Introduction to Sicilian Focacce  

Many baked unsweetened specialties which are neither a bread nor an entrée are cooked in Sicily and consumed as a snack, appetizer or for a hearty meal. The word focaccia derives from Latin focacius meaning cooked under the ashes. In Sicily, the focacce are baked for special occasions and they are always part of the Christmas Eve and New Year’s Eve festivities.
Some food historians claim that the sfincione and all the other stuffed breads called “impanata’’, or “scacciata”, crushed, or “coddirune” stuck together, were introduced in Sicily by the Moors. The sfincione actually goes back centuries long before the Greeks’ or Romans’ controlled
Sicily, the simple flat bread was the major component of the everyday diet.

When used as the staple food for soldiers and sailors, it had to be kept for many days; therefore, oil and olives were added to preserve it and make it more palatable and acceptable for a longer period of time.  Over time, the additions of onions, cheese, and finally tomato, produced what is today’s sfincione. 


The Iraqi simbusak that the Saracens were eating in the Iberian Peninsula or in Sicily, was a very different product consisting of fried chickpea dough on the outside, stuffed with meat or cheese; plain chickpeas fritters had been for long time, part of the traditional Sicilian cuisine.

In the Iberian Peninsula the empanada, like the sfincione, was there before the Moors, and the similarity between an empanada and a simbusak is enormous, due to the diversity of the basic ingredients, the cooking and the preparation procedures.  Perhaps a distant cousin of the simbusak is the “pane e panelle”, bread and chickpea fritters, where the casing is the bread and the fried chickpea fritters became the stuffing. 

The empanada, under other names was prepared and consumed in many European countries. The Moors mastered the making and introduced the empanada in the Philippines and other Moslem countries while the Spanish and the Portuguese immigrants brought it to the Americas .
Another theory is that the Syrian Sephardic Jews, who, after the Diaspora were in great numbers in Sicily, introduced to the island the sambusak, a baked flaky sesame seed pastry, in the shape of a half-moon, filled with meat or cheese, and traditionally eaten on the Sabbaths and Hanukah.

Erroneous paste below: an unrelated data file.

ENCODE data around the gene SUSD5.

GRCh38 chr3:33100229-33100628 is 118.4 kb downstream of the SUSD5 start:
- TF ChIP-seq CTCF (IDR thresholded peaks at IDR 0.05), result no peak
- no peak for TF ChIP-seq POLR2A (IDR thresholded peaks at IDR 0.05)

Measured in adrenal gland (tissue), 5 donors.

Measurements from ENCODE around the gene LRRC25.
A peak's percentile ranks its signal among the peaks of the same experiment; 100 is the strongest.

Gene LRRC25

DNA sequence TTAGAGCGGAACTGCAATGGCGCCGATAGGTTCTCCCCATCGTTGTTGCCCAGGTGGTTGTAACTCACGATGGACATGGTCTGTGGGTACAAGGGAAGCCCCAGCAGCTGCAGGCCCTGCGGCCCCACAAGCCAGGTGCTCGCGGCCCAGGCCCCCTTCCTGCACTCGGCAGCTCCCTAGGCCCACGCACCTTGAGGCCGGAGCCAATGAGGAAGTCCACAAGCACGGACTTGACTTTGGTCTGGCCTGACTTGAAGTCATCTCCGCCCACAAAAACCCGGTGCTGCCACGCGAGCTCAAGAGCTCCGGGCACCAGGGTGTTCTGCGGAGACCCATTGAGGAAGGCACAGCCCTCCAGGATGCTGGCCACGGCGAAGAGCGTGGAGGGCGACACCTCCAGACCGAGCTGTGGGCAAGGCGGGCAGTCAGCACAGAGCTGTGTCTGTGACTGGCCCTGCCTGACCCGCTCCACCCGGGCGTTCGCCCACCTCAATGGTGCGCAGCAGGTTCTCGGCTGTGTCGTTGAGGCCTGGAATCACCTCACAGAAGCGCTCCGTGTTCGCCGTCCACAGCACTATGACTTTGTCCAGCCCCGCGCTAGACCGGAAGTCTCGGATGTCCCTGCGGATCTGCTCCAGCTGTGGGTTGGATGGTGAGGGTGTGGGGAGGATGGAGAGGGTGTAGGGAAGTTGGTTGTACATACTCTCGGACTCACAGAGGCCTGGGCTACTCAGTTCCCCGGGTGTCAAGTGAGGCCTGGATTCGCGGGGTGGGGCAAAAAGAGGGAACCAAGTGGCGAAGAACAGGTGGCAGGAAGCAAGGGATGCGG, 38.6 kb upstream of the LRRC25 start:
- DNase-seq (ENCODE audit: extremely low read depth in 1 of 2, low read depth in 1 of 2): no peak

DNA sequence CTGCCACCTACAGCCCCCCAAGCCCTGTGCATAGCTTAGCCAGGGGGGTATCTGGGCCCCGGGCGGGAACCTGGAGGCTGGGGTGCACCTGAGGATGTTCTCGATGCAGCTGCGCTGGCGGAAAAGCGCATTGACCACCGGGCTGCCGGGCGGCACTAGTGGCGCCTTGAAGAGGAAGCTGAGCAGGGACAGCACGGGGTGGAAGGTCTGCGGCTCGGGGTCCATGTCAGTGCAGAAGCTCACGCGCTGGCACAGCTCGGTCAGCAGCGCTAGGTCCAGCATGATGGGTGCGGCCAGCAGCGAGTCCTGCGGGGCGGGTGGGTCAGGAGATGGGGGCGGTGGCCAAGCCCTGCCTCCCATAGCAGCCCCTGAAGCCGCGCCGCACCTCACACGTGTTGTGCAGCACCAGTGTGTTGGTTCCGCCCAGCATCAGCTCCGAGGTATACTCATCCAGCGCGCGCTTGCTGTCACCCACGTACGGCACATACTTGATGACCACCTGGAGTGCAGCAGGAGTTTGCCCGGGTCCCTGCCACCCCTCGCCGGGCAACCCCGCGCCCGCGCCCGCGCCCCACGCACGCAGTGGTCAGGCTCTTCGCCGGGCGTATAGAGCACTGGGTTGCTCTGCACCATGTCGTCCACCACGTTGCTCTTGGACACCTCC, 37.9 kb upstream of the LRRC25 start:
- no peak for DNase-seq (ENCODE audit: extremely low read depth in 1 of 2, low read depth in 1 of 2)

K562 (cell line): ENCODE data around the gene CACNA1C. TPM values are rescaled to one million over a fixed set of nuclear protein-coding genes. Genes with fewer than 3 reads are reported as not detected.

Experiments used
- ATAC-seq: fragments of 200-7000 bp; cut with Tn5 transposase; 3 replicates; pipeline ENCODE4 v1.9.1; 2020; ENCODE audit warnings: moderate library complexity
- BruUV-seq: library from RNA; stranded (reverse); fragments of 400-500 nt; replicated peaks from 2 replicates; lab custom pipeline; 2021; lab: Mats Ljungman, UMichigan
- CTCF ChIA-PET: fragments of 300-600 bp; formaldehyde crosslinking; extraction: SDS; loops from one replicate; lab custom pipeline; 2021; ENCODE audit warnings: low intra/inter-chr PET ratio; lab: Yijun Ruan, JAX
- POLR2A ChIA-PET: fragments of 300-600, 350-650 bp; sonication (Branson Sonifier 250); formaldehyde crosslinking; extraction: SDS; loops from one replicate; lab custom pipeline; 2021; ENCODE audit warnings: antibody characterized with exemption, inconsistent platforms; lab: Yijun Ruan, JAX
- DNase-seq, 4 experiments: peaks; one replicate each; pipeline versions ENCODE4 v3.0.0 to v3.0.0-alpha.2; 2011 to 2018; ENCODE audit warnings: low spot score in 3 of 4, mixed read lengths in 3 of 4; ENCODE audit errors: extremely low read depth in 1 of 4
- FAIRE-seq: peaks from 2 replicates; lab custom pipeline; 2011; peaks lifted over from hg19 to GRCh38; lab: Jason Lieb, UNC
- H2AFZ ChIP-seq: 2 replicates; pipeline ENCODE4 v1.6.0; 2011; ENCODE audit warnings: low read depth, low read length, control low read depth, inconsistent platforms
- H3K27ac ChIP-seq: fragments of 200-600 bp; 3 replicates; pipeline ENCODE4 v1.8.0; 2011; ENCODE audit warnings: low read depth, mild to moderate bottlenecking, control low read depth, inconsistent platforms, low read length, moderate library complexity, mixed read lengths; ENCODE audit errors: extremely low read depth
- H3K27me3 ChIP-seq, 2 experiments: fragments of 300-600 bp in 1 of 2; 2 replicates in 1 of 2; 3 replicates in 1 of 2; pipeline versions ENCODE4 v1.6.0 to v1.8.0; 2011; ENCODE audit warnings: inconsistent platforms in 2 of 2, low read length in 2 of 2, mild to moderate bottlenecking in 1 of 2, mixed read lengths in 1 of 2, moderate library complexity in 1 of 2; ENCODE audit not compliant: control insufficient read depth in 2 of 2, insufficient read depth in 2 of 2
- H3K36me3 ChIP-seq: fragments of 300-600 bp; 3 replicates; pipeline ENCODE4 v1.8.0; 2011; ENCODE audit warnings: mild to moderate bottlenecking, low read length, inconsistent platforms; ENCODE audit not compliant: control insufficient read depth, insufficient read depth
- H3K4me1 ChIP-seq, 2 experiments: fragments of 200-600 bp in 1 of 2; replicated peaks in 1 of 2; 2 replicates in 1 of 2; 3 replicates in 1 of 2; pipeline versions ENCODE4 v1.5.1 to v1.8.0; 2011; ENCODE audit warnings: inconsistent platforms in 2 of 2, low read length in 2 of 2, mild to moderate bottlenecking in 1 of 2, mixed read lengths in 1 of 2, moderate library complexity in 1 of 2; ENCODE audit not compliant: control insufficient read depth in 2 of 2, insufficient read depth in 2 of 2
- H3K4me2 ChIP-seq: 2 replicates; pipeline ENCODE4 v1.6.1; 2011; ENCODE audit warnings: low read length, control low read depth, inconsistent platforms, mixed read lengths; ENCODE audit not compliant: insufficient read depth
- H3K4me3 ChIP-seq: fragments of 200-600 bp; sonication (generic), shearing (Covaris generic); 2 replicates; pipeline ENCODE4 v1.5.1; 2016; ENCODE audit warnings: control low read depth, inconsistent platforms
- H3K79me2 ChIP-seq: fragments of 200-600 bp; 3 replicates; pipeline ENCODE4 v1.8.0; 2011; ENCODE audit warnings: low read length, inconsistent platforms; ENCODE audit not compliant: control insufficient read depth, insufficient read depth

The Jewish sambusak influenced the production of some desserts and snacks made nowadays, consisting of a pastry similar to a turnover, stuffed with various creams, marmalades, cheeses, meat or fish.
In every city, in every family a specialty that goes under this category is baked using different methods and ingredients. 

In Palermo the classics fincione is prepared in three manners:Palermo style, Bagheria style and in the style of the convent of San Vito.

The fertile province of Catania is famous for the schiacciate stuffed with the locally grown purple cauliflower, called u bastardu, salted anchovies, and cheeses and for the crispeddi stuffed with anchovies and aromatized with dill or crushed fennel seeds.
Syracuse the impanata is made with bread dough, slightly bitter broccoli rape, sweet sausages and with tasty and racy caciocavallo cheese to produce a unique and unequaled focaccia with contrasting and interesting tastes.

The impanata prepared in Messina is made with short dough without sugar and stuffed with swordfish, onions, tomatoes, celery, capers, raisins, pine nuts, olives and cheese. In the Nebrodi Mountains meat, cheese and vegetables became the main ingredients. 

U pastizzu or ‘mpanata is made in Ragusa, with bread dough stuffed either with cauliflower, spinach, sausage or lamb in combination with caciocavallo cheese and tomato. The scacce are in the shape of large turnovers and stuffed with tomato, eggplant, cauliflower or other vegetables mixed with fresh local cheese. 

FuataNissena is a small thin focaccia made in Caltanissetta ; it is covered with tomatoes, anchovies, and pecorino. The ‘nbruliateare made with two sheets of phyllo dough;  they stuffed with pork and primosale, a fresh cheese, rolled up and baked as a loaf.
The guastedda ‘nfighiulata is a round focaccia made in Enna; it is stuffed with cheese and sambuco flowers produced by the elderberry shrubs or trees. 

In Agrigento and Porto Empedocle the baked bread dough stuffed with olives and scallions are called ‘nmiscati, whereas the “mignulati” are stuffed with sausage meat and cheese.
Cuddiruna is a rectangular focaccia stuffed with onions, tomatoes, potatoes, anchovies, herbs and cheese. The “cuddiruna in bianco”, a “white” version is made using cauliflower instead of tomato.
An oval focaccia layered with tomato, cheese, anchovies, garlic, oil and abundant oregano is baked in
Trapani . The oregano is called riano and this focaccia is called  rianata

Go to the Baked Delicacies menu for more information and recipes.